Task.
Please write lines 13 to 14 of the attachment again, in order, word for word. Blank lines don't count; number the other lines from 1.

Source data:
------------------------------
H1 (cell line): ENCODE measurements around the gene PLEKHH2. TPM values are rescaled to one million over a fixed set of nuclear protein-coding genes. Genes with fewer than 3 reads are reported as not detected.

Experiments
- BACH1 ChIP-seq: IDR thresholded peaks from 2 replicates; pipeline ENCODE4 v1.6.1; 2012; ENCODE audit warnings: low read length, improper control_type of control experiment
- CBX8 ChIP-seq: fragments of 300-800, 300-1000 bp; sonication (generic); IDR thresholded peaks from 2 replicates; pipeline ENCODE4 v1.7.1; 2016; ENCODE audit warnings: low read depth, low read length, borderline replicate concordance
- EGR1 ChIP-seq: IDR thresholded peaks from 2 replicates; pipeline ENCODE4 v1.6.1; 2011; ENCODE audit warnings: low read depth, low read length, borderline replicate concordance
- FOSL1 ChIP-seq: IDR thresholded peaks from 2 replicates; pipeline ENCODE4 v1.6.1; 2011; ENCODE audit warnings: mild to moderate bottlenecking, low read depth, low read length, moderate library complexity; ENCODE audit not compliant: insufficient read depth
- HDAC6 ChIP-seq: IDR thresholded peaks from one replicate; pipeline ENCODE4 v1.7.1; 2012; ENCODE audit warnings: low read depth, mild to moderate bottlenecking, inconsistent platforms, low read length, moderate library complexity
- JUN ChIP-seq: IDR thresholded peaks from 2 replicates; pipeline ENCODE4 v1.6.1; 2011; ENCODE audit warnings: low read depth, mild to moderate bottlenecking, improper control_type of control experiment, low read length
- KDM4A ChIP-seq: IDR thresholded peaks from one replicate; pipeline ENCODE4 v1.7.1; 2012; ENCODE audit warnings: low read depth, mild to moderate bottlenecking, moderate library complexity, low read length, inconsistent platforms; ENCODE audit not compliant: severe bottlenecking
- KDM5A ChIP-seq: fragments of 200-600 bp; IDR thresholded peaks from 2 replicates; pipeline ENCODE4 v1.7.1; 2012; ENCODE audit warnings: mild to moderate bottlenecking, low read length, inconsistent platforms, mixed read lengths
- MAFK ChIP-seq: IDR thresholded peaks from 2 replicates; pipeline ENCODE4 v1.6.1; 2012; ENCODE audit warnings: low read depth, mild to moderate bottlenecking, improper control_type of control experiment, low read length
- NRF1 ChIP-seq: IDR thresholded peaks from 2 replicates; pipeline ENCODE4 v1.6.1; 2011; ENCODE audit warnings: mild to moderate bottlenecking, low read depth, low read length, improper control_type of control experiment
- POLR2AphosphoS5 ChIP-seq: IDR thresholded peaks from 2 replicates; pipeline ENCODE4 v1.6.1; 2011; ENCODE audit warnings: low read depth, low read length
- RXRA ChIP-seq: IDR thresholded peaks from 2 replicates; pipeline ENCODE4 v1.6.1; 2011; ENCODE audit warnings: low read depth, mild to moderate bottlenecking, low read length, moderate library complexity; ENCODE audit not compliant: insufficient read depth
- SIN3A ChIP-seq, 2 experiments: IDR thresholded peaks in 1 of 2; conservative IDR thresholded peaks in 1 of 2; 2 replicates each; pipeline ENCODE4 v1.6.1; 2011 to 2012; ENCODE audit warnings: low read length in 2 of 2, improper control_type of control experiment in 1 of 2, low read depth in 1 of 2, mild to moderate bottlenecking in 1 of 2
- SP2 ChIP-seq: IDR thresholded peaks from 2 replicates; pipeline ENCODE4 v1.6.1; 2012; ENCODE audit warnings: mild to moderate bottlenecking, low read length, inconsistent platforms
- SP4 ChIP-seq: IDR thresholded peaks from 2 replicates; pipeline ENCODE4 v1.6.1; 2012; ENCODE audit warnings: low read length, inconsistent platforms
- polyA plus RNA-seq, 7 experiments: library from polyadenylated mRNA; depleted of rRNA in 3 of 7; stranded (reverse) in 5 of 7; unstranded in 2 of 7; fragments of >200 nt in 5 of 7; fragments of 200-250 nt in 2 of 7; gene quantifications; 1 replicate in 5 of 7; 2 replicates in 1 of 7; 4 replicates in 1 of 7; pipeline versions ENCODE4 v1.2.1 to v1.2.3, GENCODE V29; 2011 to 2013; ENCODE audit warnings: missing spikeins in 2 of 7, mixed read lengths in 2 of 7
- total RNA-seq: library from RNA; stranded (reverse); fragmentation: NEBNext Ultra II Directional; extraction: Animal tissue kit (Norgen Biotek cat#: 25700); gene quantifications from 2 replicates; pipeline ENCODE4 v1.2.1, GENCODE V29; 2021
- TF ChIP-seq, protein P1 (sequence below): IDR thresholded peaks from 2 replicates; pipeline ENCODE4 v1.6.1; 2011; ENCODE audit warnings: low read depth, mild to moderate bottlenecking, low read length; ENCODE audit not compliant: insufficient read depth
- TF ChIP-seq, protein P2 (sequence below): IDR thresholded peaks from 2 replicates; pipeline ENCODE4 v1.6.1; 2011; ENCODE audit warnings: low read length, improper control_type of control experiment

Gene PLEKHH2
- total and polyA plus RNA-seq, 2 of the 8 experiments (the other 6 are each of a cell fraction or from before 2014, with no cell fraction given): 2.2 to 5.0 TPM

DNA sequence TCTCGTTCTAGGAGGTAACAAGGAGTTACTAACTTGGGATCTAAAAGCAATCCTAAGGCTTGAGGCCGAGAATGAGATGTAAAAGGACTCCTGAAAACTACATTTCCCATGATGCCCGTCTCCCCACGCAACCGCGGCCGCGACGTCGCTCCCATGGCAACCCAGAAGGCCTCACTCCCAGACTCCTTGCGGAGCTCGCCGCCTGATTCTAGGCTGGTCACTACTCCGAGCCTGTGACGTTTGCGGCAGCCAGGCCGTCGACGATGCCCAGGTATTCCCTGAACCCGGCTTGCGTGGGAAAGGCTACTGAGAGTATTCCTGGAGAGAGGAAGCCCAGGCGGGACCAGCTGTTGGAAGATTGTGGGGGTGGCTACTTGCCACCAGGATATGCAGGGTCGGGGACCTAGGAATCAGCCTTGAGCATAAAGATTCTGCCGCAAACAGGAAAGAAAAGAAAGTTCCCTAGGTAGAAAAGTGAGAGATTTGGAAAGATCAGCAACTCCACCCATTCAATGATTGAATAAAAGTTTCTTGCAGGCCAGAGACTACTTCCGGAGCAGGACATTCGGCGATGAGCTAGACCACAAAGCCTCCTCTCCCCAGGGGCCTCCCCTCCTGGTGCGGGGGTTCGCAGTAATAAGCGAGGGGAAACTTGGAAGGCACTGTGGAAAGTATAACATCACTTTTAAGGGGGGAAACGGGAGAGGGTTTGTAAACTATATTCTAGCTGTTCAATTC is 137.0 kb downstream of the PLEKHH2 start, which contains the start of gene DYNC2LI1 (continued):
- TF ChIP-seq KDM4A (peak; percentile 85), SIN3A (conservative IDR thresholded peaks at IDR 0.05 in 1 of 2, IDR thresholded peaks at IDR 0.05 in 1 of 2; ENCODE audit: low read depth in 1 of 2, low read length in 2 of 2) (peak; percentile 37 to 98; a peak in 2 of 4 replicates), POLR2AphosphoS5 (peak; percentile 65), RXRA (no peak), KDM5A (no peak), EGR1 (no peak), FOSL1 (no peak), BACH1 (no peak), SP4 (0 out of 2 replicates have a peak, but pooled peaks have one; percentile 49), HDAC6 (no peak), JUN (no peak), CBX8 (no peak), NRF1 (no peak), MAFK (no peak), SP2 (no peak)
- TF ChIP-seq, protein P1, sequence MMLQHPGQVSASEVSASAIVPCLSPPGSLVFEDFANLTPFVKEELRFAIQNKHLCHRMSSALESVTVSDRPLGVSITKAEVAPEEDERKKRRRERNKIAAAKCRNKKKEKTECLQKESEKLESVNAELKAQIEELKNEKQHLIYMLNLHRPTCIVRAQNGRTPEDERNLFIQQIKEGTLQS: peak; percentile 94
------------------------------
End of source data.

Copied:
- POLR2AphosphoS5 ChIP-seq: IDR thresholded peaks from 2 replicates; pipeline ENCODE4 v1.6.1; 2011; ENCODE audit warnings: low read depth, low read length
- RXRA ChIP-seq: IDR thresholded peaks from 2 replicates; pipeline ENCODE4 v1.6.1; 2011; ENCODE audit warnings: low read depth, mild to moderate bottlenecking, low read length, moderate library complexity; ENCODE audit not compliant: insufficient read depth